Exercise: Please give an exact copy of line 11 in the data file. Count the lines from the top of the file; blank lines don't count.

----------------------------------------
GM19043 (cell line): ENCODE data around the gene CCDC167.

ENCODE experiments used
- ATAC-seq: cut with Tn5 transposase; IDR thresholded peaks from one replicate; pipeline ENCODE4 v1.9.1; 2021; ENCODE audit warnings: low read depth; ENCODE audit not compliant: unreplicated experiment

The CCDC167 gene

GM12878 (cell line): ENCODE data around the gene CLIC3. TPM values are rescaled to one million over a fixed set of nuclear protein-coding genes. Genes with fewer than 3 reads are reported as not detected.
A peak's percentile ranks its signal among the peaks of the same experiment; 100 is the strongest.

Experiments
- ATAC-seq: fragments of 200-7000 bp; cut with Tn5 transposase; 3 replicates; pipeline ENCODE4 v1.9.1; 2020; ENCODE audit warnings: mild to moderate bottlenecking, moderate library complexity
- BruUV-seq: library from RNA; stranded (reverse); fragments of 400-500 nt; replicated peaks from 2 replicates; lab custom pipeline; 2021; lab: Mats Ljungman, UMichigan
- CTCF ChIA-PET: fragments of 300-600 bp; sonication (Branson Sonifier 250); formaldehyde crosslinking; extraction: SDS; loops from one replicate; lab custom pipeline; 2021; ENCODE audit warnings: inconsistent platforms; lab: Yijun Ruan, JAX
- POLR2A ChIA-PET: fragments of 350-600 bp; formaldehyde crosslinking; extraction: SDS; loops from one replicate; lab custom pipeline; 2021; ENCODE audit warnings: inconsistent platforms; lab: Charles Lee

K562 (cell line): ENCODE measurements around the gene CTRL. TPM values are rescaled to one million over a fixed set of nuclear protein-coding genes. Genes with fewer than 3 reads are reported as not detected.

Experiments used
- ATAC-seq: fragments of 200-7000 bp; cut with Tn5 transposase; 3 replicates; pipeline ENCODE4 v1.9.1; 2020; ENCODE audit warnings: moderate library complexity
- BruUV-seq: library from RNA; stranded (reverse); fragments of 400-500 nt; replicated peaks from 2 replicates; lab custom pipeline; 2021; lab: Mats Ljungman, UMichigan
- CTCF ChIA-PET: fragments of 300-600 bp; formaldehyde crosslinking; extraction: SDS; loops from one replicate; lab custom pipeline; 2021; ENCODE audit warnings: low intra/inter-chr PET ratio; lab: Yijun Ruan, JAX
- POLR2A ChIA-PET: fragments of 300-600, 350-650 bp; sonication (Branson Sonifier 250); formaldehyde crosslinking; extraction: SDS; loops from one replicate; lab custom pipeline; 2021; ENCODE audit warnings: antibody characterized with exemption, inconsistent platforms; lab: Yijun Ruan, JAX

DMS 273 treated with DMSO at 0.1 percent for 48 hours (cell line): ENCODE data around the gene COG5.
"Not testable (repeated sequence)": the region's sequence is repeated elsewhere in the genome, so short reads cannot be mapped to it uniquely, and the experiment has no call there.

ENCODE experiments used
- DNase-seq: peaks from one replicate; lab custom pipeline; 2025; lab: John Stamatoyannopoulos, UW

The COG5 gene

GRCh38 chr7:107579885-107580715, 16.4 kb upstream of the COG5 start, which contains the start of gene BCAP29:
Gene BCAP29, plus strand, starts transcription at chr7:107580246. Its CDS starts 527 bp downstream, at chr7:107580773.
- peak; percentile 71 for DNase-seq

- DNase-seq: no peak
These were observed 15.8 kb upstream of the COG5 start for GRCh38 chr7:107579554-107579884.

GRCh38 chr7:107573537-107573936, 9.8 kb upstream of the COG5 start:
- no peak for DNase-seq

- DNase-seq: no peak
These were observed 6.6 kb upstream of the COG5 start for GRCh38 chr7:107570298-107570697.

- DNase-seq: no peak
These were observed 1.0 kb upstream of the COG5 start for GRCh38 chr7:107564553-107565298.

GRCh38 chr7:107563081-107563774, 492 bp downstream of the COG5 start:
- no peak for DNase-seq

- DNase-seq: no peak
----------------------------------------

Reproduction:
- POLR2A ChIA-PET: fragments of 350-600 bp; formaldehyde crosslinking; extraction: SDS; loops from one replicate; lab custom pipeline; 2021; ENCODE audit warnings: inconsistent platforms; lab: Charles Lee